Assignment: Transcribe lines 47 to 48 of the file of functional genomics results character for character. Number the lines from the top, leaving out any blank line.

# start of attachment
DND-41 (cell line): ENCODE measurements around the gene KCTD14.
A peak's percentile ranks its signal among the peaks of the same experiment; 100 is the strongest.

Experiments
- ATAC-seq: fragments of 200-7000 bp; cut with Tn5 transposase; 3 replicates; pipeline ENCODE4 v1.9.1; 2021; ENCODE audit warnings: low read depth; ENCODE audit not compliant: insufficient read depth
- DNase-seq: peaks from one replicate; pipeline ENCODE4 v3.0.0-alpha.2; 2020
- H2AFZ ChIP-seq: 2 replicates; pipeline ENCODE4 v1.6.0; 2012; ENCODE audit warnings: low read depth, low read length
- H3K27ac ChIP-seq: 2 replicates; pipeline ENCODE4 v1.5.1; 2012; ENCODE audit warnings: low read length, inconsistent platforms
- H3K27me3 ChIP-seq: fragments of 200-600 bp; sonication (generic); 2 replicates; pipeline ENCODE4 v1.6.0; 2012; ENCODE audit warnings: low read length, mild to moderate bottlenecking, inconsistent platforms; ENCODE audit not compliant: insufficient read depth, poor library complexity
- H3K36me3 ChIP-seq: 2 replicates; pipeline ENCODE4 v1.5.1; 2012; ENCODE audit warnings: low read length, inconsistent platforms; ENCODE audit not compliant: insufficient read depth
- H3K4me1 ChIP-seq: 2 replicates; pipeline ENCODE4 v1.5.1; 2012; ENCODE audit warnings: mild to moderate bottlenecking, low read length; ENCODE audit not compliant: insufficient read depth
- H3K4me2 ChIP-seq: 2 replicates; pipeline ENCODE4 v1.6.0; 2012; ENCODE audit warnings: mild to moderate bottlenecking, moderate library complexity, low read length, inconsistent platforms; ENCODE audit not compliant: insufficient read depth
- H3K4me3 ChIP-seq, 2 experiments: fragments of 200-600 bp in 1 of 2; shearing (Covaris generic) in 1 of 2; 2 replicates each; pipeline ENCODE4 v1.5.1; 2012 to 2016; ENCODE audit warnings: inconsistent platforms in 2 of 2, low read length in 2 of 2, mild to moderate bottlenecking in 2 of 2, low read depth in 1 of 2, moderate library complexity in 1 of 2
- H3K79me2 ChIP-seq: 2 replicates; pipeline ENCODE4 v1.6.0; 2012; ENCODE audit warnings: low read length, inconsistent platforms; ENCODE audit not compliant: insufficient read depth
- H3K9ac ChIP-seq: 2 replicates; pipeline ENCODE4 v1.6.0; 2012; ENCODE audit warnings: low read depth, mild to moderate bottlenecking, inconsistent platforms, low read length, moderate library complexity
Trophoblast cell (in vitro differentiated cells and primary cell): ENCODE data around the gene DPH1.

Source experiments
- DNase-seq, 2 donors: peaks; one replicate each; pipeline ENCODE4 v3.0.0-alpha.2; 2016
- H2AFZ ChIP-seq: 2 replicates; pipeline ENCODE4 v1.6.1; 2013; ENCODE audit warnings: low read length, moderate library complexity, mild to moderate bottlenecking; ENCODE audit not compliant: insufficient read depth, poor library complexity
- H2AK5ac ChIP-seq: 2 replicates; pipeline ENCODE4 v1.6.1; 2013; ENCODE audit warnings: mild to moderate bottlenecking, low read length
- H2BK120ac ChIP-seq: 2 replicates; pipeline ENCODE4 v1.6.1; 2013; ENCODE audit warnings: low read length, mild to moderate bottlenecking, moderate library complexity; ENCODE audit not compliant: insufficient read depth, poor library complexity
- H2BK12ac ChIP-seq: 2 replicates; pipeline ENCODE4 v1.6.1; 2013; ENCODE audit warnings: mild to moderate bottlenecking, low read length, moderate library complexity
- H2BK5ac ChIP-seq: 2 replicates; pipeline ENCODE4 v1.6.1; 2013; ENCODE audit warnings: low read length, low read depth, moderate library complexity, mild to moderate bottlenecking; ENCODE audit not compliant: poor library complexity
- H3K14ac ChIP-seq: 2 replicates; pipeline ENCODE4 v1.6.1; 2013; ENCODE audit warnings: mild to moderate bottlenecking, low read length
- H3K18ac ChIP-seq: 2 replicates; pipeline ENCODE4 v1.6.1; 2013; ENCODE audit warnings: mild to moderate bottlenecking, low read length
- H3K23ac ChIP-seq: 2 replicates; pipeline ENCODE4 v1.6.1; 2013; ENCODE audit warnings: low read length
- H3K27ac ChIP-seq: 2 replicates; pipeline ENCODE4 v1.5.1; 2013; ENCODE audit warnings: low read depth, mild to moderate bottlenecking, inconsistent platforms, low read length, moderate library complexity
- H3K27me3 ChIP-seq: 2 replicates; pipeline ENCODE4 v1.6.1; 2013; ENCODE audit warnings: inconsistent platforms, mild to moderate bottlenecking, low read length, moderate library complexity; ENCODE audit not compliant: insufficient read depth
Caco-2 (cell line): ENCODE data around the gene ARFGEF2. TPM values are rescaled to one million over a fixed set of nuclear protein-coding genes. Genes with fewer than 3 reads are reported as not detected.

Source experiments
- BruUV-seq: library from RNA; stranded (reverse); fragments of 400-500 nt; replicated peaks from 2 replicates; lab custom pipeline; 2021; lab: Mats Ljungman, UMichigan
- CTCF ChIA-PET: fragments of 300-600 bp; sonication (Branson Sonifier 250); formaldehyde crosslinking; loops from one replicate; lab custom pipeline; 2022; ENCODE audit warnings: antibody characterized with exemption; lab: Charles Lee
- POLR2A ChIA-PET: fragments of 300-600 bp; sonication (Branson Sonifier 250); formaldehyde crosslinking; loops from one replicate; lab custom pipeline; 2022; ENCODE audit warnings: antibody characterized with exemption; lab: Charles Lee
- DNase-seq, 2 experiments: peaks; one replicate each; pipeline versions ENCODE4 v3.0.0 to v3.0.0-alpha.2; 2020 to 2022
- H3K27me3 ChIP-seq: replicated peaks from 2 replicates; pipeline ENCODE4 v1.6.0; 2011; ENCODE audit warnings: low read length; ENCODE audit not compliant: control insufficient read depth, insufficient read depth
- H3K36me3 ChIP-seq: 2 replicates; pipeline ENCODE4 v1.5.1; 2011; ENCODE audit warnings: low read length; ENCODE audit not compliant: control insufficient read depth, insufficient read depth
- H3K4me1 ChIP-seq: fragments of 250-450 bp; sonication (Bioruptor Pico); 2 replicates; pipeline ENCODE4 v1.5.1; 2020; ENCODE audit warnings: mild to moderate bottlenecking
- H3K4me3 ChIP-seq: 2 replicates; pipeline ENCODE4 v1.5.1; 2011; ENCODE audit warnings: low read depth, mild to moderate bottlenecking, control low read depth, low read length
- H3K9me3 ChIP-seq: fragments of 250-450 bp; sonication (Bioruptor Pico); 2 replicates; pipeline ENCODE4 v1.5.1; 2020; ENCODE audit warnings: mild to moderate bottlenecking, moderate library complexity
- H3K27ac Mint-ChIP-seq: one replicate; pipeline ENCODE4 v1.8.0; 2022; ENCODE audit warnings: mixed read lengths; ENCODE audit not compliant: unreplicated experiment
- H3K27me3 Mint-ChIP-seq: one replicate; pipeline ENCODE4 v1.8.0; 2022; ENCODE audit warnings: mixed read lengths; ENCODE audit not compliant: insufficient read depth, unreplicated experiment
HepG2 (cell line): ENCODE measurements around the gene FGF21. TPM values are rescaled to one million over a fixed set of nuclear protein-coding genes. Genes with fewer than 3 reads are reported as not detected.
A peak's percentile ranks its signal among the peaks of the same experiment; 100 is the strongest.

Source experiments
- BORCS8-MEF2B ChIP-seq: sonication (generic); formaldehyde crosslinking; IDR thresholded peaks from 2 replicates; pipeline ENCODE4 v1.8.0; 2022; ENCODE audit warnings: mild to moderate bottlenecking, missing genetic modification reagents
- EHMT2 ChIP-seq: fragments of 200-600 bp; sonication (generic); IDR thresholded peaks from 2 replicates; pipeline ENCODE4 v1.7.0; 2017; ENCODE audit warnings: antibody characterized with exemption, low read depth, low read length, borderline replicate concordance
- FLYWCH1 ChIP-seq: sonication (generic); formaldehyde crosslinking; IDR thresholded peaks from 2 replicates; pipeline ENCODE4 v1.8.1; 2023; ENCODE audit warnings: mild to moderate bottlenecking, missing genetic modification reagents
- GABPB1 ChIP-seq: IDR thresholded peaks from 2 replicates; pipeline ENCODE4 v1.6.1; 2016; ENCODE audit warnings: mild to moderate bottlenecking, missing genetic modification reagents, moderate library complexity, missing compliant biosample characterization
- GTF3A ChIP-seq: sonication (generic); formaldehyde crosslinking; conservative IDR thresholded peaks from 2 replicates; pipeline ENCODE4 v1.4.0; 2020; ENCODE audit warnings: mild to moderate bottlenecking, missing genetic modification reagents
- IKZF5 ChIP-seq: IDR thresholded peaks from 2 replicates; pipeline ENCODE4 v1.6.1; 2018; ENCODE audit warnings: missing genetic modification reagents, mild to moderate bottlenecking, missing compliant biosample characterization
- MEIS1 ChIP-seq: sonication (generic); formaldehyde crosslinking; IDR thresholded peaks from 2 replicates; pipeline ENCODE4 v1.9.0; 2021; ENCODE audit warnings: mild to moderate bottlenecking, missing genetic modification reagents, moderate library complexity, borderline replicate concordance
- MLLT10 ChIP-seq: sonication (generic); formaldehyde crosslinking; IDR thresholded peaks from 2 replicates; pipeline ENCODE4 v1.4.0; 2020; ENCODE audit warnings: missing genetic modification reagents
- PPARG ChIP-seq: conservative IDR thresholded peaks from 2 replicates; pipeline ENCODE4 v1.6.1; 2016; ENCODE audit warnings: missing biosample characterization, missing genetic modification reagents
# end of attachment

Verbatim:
- GABPB1 ChIP-seq: IDR thresholded peaks from 2 replicates; pipeline ENCODE4 v1.6.1; 2016; ENCODE audit warnings: mild to moderate bottlenecking, missing genetic modification reagents, moderate library complexity, missing compliant biosample characterization
- GTF3A ChIP-seq: sonication (generic); formaldehyde crosslinking; conservative IDR thresholded peaks from 2 replicates; pipeline ENCODE4 v1.4.0; 2020; ENCODE audit warnings: mild to moderate bottlenecking, missing genetic modification reagents